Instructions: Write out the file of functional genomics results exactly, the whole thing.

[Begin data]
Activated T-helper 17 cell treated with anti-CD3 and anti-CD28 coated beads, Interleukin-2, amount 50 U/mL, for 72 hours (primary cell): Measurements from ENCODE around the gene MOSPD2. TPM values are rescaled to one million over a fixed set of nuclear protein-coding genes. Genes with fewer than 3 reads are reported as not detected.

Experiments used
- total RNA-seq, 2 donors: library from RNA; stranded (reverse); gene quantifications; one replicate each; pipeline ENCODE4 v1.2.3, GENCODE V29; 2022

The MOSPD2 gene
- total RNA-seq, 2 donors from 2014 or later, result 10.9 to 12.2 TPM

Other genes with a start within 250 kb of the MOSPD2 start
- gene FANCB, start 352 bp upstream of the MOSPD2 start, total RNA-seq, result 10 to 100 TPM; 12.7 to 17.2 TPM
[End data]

Activated T-helper 17 cell treated with anti-CD3 and anti-CD28 coated beads, Interleukin-2, amount 50 U/mL, for 72 hours (primary cell): Measurements from ENCODE around the gene MOSPD2. TPM values are rescaled to one million over a fixed set of nuclear protein-coding genes. Genes with fewer than 3 reads are reported as not detected.

Experiments used
- total RNA-seq, 2 donors: library from RNA; stranded (reverse); gene quantifications; one replicate each; pipeline ENCODE4 v1.2.3, GENCODE V29; 2022

The MOSPD2 gene
- total RNA-seq, 2 donors from 2014 or later, result 10.9 to 12.2 TPM

Other genes with a start within 250 kb of the MOSPD2 start
- gene FANCB, start 352 bp upstream of the MOSPD2 start, total RNA-seq, result 10 to 100 TPM; 12.7 to 17.2 TPM